New York City Theater
"The Mystery of Love and Sex"
Let’s admit it. Sex can be funny and not always romantic. Just as it’s not all huffing and puffing, neither is it all candy and flowers.
All of this may be gleaned from the quasi-romantic, quasi-emotional, very funny “The Mystery of Love and Sex,” which is as much about smoking, eating, racism, homophobia, intermarriage, parenting, divorce, virginity, seduction and the rigors of civilization, as it is about, well, love and sex.. Maybe it’s about too many things, but “Mystery,” snappily written by Bathsheba Doran and merrily directed by Sam Gold, encompasses the sheer impossibility of life’s being simply one thing or another. As acted by an all-stops-out cast, it’s also invigorating.
Charlotte and Jonny have been friends since age nine. Now, a dozen years later, they’re rooming together at college, not as lovers, mind you, although Charlotte would like that. Her parents are more than slightly aghast. After all, Charlotte’s father, Howard, is New York Jewish; her mother, Lucinda, is a lapsed southern Catholic; Jonny is not only a virginal Baptist, he’s African-American.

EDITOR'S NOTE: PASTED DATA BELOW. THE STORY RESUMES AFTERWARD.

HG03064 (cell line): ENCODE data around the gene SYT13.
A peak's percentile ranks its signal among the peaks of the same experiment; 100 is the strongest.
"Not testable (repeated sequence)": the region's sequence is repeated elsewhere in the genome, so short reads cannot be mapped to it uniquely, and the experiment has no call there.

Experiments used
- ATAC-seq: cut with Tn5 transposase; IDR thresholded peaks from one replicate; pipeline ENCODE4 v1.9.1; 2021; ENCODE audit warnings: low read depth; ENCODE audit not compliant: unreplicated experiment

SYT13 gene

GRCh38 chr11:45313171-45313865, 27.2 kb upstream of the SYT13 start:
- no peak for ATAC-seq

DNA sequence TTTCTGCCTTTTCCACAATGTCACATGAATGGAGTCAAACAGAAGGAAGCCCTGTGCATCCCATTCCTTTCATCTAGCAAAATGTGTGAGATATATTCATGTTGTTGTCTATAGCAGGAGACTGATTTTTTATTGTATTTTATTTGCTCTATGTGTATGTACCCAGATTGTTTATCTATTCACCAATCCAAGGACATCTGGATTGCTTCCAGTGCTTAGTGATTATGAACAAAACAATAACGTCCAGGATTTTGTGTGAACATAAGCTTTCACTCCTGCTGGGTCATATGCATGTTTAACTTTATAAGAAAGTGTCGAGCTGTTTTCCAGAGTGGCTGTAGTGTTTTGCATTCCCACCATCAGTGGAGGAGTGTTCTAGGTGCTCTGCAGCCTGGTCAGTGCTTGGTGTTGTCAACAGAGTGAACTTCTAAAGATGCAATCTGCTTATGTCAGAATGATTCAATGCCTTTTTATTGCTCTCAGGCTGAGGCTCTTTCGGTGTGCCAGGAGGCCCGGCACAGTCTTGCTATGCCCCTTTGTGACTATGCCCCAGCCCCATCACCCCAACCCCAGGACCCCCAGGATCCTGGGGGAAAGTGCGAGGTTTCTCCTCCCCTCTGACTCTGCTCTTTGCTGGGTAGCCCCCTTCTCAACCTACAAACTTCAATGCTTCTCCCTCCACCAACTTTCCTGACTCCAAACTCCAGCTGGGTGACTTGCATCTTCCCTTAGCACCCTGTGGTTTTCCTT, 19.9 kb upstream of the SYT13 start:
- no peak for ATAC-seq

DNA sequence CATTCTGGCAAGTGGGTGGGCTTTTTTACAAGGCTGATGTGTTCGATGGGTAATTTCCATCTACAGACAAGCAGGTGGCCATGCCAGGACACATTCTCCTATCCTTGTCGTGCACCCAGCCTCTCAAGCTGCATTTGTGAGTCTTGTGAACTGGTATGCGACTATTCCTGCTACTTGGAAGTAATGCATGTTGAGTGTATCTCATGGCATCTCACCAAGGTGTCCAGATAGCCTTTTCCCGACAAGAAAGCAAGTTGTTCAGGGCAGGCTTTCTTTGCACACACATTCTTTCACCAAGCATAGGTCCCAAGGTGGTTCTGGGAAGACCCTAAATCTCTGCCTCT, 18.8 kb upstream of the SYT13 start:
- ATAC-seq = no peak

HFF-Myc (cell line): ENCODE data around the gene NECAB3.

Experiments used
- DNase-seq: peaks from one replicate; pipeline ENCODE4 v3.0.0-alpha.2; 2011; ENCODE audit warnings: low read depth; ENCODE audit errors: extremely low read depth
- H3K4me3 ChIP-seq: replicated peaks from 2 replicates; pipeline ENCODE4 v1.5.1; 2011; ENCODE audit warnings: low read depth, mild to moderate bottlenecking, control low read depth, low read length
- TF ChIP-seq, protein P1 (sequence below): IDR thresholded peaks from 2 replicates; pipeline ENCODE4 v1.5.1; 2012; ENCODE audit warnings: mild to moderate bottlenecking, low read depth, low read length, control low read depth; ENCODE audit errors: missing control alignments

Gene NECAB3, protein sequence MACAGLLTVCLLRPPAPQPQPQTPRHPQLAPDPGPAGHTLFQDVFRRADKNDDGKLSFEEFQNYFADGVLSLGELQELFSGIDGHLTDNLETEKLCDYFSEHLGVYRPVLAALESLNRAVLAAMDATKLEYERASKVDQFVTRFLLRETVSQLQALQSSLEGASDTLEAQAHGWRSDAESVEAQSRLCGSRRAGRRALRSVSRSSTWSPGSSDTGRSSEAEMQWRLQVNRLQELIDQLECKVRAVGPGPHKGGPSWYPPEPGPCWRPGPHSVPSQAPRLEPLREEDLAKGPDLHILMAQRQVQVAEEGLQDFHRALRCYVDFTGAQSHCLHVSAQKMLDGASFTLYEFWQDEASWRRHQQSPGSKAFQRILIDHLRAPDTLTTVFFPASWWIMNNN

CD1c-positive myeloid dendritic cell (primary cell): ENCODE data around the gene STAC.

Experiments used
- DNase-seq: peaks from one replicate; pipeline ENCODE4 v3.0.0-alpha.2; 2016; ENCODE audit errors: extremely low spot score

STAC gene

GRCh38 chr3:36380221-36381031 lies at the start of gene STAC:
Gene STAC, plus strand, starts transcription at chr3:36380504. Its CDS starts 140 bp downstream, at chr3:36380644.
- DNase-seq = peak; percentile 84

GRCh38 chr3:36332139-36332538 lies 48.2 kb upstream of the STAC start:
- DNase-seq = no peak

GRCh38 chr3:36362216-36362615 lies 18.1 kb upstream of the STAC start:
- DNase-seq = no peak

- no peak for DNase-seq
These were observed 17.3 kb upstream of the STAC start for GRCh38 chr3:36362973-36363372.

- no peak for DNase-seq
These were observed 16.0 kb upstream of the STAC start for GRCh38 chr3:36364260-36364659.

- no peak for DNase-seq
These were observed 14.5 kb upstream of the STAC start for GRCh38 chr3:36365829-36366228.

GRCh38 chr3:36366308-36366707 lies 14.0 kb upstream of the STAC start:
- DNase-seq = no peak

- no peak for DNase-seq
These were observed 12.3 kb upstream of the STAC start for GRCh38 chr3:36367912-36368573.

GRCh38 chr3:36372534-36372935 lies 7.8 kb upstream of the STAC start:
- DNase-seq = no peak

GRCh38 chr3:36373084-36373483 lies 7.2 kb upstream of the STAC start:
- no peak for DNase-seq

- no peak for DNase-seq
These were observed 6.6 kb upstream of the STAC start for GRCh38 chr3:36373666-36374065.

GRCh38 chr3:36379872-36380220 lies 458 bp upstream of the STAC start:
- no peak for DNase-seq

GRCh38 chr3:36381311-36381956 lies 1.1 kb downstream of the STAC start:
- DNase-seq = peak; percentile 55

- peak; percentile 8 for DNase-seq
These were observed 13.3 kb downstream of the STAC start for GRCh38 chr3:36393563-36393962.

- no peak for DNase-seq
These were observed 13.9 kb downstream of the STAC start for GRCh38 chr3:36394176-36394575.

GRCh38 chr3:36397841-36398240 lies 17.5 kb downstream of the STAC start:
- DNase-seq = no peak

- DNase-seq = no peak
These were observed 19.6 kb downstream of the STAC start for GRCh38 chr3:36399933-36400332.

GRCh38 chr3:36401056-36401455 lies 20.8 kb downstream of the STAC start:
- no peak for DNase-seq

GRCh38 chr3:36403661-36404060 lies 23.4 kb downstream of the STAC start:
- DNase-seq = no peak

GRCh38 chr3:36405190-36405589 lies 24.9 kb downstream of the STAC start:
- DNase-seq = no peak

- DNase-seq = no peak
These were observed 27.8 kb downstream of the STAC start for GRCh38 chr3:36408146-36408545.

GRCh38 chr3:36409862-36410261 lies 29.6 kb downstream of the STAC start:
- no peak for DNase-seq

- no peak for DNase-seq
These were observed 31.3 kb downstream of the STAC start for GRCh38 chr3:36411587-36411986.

Will Charlotte and Jonny get together? What about her growing attachment to a fellow female student? Or his deciding to experiment with another man? Or Lucinda’s half-hearted efforts to stop smoking? Or Howard’s testiness about being pigeonholed as a misogynistic writer?
As the characters negotiate their shifting attachments, they transmogrify. Like mercury, they’re ever-changing and we, like they, are never sure where we are or where we’re going. It’s a potpourri of situations, leavened by Doran’s sure hand at characterization.
As Lucinda, Diane Lane occupies a nether world. Befogged yet cheerful, Lane’s live-and-let-live attitude emanates from a mind and body split. So shaded is Lane’s characterization that she should be roped to a New York stage and not allowed to go back to Hollywood. The invaluable Tony Shalhoub paints Howard as peptic, whiny, pained and Talmudic in his questioning, confused in his inability to get a clear picture of the surrounding fickleness.
Gayle Rankin maneuvers through Charlotte’s shoals without the least danger of being wrecked. As Jonny, Mamoudou Athie is a real find: sympathetic, incisive, unsure of his appeal and just as confused as everyone else.
For confusion is what makes “Mystery” so amusing as well as so thoughtful. You just can’t put your finger on these elusive people. Yet, while in their company, they catch you up as much in things unsaid as said. “People most of the time are opening and closing their mouths and they’re saying nothing,” observes Jonny. “Mystery,” however, says a lot.
--David A. Rosenberg
March 15, 2015